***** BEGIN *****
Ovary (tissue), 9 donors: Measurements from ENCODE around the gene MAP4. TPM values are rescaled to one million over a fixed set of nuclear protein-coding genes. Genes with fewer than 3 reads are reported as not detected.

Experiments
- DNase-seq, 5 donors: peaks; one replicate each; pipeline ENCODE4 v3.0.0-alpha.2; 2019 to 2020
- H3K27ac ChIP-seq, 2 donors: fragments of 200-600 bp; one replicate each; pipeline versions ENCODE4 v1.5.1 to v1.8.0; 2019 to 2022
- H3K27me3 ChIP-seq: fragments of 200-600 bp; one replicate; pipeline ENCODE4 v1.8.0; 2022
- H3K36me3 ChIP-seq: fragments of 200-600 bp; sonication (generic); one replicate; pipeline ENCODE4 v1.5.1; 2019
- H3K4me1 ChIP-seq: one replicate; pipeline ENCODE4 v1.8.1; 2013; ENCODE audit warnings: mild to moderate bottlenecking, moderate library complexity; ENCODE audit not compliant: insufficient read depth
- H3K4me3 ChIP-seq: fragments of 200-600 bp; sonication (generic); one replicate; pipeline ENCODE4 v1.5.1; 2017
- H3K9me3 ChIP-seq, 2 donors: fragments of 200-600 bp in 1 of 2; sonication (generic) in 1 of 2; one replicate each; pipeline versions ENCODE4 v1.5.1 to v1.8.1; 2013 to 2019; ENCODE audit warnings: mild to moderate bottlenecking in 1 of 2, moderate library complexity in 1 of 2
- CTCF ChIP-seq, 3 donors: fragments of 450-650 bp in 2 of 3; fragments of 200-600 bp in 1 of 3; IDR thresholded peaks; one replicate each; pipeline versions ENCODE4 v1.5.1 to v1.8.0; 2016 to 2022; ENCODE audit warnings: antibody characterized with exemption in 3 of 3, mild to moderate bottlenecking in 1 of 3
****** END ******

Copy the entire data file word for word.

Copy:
Ovary (tissue), 9 donors: Measurements from ENCODE around the gene MAP4. TPM values are rescaled to one million over a fixed set of nuclear protein-coding genes. Genes with fewer than 3 reads are reported as not detected.

Experiments
- DNase-seq, 5 donors: peaks; one replicate each; pipeline ENCODE4 v3.0.0-alpha.2; 2019 to 2020
- H3K27ac ChIP-seq, 2 donors: fragments of 200-600 bp; one replicate each; pipeline versions ENCODE4 v1.5.1 to v1.8.0; 2019 to 2022
- H3K27me3 ChIP-seq: fragments of 200-600 bp; one replicate; pipeline ENCODE4 v1.8.0; 2022
- H3K36me3 ChIP-seq: fragments of 200-600 bp; sonication (generic); one replicate; pipeline ENCODE4 v1.5.1; 2019
- H3K4me1 ChIP-seq: one replicate; pipeline ENCODE4 v1.8.1; 2013; ENCODE audit warnings: mild to moderate bottlenecking, moderate library complexity; ENCODE audit not compliant: insufficient read depth
- H3K4me3 ChIP-seq: fragments of 200-600 bp; sonication (generic); one replicate; pipeline ENCODE4 v1.5.1; 2017
- H3K9me3 ChIP-seq, 2 donors: fragments of 200-600 bp in 1 of 2; sonication (generic) in 1 of 2; one replicate each; pipeline versions ENCODE4 v1.5.1 to v1.8.1; 2013 to 2019; ENCODE audit warnings: mild to moderate bottlenecking in 1 of 2, moderate library complexity in 1 of 2
- CTCF ChIP-seq, 3 donors: fragments of 450-650 bp in 2 of 3; fragments of 200-600 bp in 1 of 3; IDR thresholded peaks; one replicate each; pipeline versions ENCODE4 v1.5.1 to v1.8.0; 2016 to 2022; ENCODE audit warnings: antibody characterized with exemption in 3 of 3, mild to moderate bottlenecking in 1 of 3